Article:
Readers interested in paleontology will already be accustomed to the richness of knowledge that archaeologists know to deduce from a piece of fossilized foot, which can reveal the arboreal or biped habitat of its extinct owner, or of half decayed molar and Mal Conserved that perhaps delates its belonging to the genus Homo. Yes, that genre that we are now the only representatives, but only 100,000 years ago we shared with another half a dozen species, which we know so far. The most mysterious of these are the Denisovanos, of which until now had only appeared a few fragmentary bones in the Siberian Cave of Denisova, and they would never really have been assigned to a new species of not being because they could read their genome. Read in matter how a new and humble fossil found in Tibet, a mere piece of jaw, has advanced knowledge about our evolution in a dazzling way. It is what paleontology has, especially when it is aided by genetic information.
The finding sheds light on three issues. To begin with, it is the first Denisovano fossil to be found outside the cave of Denisova, in southern Siberia. That cave not only revealed the existence of that species, but also the first first-generation hybrid between a Neanderthal and a Denisovano. Only thanks to this cave we have been able to know that the Denisovanos had sex with the modern humans who arrived in Asia, since fragments of their DNA appear today in Asians, Oceanic and (to a lesser extent) in the Native Americans, who came to the new World from Asia crossing the Bering Strait. Given these genomic results, denisovanos fossils could be expected to be found throughout Asia, not only in a Siberian cave. And so it has been. Surely there will be many more fossils, including some that walk through the Asian museums without a classification that welcomes them.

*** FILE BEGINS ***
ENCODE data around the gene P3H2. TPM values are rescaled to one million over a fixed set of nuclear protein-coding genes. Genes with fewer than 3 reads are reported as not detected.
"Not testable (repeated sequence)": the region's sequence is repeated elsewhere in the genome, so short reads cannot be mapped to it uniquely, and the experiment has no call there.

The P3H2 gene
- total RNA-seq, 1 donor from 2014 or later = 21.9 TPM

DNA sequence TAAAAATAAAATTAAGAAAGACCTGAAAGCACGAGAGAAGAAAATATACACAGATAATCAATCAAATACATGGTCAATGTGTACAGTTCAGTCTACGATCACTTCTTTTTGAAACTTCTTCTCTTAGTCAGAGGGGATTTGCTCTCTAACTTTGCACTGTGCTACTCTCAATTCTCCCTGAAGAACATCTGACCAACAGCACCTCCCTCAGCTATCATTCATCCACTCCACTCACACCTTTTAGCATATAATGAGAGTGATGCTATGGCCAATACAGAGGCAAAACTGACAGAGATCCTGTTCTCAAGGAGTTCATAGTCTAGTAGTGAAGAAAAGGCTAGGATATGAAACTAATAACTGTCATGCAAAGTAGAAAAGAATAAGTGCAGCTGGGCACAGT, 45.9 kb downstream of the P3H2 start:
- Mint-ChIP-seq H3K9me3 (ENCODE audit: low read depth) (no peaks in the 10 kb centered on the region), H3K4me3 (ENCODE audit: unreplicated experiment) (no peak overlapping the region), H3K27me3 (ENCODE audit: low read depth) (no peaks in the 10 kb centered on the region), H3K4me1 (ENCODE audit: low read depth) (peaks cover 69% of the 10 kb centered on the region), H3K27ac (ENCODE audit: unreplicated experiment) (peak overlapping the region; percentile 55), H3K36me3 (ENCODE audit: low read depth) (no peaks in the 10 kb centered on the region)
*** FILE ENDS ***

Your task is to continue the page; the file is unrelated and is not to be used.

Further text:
The second point is that the Tibetan jaw reinforces the hypothesis that crosses between human species 50,000 years ago and over (Denisovanos with Sapiens, Sapiens with Neanderthals, Neanderthals with Denisovanos and see what else) had a fruitful effect on the Local evolution. The Denisovanos lived in the deoxygenated altitudes of Tibet at least 160,000 years ago (the jaw dating), and perhaps even before, when the Sapiens had not even evolved, let's not talk about leaving Africa. For an African emigrant of 60,000 years ago, adapting to those altitudes required one of only two solutions: to stand there half a million years and wait for Darwin to kill generation after generation all the Misfits, or steal the genes from the Denisovanos That were already adapted to it since long before. That implies sex, implies that the offspring were viable and fertile and, surely, that it adapted to Tibet by the fast track.
The third point is that we must recognize that genomics has reached a predictive capacity that is usually reserved for physics. The existence of the Denisovanos is, by any criterion considered, a prediction of genomics. The jaw of Tibet is the most recent confirmation of that theoretical vigor. If I had to play my salary, I would bet there will be a lot more confirmations of genomics in the future.